Fox has finally put on a drama about a big, boisterous Latino family. It’s just too bad that they have to be murderous drug dealers. Clearly deriving some of its narrative hooks from “The Godfather” saga, “Gang Related” is a dense serial about loyalty and betrayal, but without enough redeeming qualities to offset its high quotient of ugliness and mayhem. Built around a fatherless boy drawn into a drug cartel and a surrogate father who insists he wants to go legit, the series has strong players, but also suffers an uneven assortment of characters, and can’t escape the more distasteful aspect of a Latino cop who is, in fact, working for the bad guys.
That would be Ryan Lopez (Ramon Rodriguez), introduced as a young boy whose toughness impresses the local drug bigwig Javier Acosta (Cliff Curtis, easily the show’s most compelling figure). Flash forward, and Ryan has gone into the military and won a spot on a hard-charging drug taskforce, the better to leak information to Acosta, whose two biological sons include corporate brains (Jay Hernandez) and hot-tempered brawn (Rey Gallegos).
Faster than you can say “Take the gun, leave the cannolis,” Ryan is out on the streets, chasing down hoods in frenetic action sequences. But one needn’t be a genius to anticipate that his first partner probably isn’t going to last long, or that Ryan is going to be conflicted as he’s pressed to act on “the family’s” behalf, even as he continues to impress his boss (Terry O’Quinn, in a role he’s seemingly played a half-dozen times before), who has made clear he wants to get tough on the gangs.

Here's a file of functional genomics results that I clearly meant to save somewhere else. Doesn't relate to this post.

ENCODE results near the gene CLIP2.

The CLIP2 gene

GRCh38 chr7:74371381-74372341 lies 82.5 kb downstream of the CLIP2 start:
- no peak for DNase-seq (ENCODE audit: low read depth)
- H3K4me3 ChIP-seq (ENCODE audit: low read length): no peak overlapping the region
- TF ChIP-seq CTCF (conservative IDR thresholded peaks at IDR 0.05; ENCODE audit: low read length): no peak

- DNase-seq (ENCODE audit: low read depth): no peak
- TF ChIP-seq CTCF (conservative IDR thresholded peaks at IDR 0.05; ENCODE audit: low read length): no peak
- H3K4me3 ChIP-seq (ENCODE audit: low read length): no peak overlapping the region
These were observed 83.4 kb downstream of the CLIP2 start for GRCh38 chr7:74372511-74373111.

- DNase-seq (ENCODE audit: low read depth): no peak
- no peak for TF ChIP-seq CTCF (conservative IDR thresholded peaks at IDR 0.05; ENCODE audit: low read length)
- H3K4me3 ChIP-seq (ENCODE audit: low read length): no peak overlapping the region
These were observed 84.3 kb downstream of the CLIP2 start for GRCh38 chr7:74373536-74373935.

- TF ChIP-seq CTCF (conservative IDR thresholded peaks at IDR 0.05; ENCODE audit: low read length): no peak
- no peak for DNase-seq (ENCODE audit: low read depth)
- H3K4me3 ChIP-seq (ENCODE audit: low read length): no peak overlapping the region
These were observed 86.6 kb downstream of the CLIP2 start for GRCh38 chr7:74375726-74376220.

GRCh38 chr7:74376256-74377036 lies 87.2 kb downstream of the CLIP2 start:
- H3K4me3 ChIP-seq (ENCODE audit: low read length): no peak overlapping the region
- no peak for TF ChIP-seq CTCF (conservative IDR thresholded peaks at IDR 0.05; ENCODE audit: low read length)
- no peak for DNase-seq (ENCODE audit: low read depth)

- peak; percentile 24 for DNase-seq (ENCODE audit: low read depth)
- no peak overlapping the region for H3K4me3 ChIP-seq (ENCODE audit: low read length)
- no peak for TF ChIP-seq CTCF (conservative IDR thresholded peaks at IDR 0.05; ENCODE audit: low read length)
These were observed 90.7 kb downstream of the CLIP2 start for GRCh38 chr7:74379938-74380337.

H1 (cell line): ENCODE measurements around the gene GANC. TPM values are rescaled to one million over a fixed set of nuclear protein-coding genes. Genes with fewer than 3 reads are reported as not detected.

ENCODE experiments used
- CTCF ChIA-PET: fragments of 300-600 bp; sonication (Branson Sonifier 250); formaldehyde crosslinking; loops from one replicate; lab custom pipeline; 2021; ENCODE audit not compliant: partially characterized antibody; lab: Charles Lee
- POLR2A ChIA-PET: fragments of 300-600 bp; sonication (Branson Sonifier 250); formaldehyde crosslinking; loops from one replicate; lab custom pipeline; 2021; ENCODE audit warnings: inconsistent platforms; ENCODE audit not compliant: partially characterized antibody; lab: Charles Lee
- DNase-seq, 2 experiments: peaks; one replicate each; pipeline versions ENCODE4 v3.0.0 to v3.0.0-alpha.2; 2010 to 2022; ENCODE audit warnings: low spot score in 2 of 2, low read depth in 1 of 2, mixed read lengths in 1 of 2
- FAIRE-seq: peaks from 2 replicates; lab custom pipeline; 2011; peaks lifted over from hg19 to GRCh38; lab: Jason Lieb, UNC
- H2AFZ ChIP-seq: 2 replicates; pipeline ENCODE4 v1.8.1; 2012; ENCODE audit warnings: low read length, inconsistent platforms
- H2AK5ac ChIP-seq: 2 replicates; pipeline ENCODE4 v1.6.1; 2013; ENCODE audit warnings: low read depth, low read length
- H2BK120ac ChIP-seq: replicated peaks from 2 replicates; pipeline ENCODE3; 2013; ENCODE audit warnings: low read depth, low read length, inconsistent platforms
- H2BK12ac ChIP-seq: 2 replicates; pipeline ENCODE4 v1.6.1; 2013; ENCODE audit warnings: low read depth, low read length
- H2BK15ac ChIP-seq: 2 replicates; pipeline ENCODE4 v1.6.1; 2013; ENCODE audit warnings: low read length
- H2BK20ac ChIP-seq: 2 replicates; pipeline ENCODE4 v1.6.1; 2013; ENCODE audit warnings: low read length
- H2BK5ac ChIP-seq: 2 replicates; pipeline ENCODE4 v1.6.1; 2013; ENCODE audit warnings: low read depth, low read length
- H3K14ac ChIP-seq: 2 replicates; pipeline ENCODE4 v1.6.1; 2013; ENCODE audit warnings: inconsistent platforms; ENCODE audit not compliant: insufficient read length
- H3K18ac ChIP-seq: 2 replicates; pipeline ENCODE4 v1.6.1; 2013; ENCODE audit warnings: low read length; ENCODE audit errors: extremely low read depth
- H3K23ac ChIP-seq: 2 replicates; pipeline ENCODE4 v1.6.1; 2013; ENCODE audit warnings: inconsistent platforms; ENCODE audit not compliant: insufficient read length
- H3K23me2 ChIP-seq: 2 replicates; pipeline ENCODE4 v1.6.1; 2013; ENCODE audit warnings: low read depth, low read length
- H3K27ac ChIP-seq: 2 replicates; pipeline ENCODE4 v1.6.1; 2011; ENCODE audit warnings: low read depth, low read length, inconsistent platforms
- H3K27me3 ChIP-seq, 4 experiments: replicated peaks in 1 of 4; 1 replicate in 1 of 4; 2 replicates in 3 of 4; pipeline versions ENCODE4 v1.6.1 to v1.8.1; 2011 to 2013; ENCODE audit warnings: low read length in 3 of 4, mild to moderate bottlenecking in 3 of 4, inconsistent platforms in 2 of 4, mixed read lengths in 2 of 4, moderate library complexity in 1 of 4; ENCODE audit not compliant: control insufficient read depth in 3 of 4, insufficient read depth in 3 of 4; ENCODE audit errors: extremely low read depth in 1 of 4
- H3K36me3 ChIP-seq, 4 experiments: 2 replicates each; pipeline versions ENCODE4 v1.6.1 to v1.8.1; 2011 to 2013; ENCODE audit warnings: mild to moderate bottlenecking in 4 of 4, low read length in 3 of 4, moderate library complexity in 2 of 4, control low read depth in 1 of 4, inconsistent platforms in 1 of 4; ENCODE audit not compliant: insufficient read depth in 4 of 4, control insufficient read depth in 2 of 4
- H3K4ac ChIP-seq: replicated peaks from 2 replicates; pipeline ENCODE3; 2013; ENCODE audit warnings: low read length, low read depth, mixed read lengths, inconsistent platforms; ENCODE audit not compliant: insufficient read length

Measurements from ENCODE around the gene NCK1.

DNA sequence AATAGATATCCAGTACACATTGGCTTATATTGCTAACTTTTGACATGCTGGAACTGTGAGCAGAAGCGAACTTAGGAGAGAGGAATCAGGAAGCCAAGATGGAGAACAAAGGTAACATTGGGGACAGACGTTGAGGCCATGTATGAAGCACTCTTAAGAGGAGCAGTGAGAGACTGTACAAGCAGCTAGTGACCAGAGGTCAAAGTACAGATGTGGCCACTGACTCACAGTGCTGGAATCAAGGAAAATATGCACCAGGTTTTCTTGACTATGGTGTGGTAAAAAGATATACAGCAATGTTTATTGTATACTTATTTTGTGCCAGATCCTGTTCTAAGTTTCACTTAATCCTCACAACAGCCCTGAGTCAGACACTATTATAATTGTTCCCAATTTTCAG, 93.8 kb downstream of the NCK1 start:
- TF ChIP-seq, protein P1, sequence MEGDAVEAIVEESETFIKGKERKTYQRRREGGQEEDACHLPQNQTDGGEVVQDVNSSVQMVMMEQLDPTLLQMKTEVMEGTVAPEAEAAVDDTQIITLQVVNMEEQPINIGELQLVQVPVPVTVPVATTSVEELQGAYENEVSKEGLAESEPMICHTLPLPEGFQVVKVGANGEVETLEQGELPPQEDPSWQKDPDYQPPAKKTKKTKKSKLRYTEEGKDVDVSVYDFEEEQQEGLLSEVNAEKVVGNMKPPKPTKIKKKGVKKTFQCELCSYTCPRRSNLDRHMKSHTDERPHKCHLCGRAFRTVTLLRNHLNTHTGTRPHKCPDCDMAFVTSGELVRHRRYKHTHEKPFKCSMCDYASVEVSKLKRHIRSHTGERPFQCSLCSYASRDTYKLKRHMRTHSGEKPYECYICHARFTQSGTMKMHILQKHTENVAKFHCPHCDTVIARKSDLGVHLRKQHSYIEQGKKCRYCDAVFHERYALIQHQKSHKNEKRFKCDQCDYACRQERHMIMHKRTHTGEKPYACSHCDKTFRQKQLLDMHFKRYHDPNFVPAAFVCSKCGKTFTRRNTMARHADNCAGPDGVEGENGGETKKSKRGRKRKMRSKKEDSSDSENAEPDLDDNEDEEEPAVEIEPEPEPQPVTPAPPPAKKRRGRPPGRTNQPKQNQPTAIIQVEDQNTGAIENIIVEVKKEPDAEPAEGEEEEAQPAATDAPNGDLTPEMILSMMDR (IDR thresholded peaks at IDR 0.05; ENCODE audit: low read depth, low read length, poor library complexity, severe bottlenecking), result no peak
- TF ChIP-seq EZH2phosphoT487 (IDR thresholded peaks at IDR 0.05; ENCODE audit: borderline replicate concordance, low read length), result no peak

Taking an unfortunate page from Fox’s “The Following,” “Gang Related” almost revels in a level of carnage where life is decidedly cheap, and the bad guys, drawn into a turf war, think nothing of shooting up whole neighborhoods. That includes few second-thoughts about opening fire on cops, who, for their part, appear to have rewritten the rule book back to the pre-Miranda era.
The racially diverse unit of which Ryan is a part doesn’t fully compensate for the sheer weight of black and brown scumbags sprayed across the screen, especially since the criminals, with rare exceptions, have more depth than the law.
Fox no doubt thinks the heavily Latino cast (and a fair amount of dialogue is in Spanish, with English subtitles) will be attractive to a bilingual audience, but the tradeoff is the extent to which the series traffics in unattractive stereotypes, especially given the relative dearth of positive portrayals of Hispanic family life in primetime.
Then again, one suspects there’s a good chance such criticisms eventually will be moot. Because while premiering during summer somewhat mitigates ratings pressure, it also enhances the likelihood that “Gang Related” is the kind of offer most can refuse.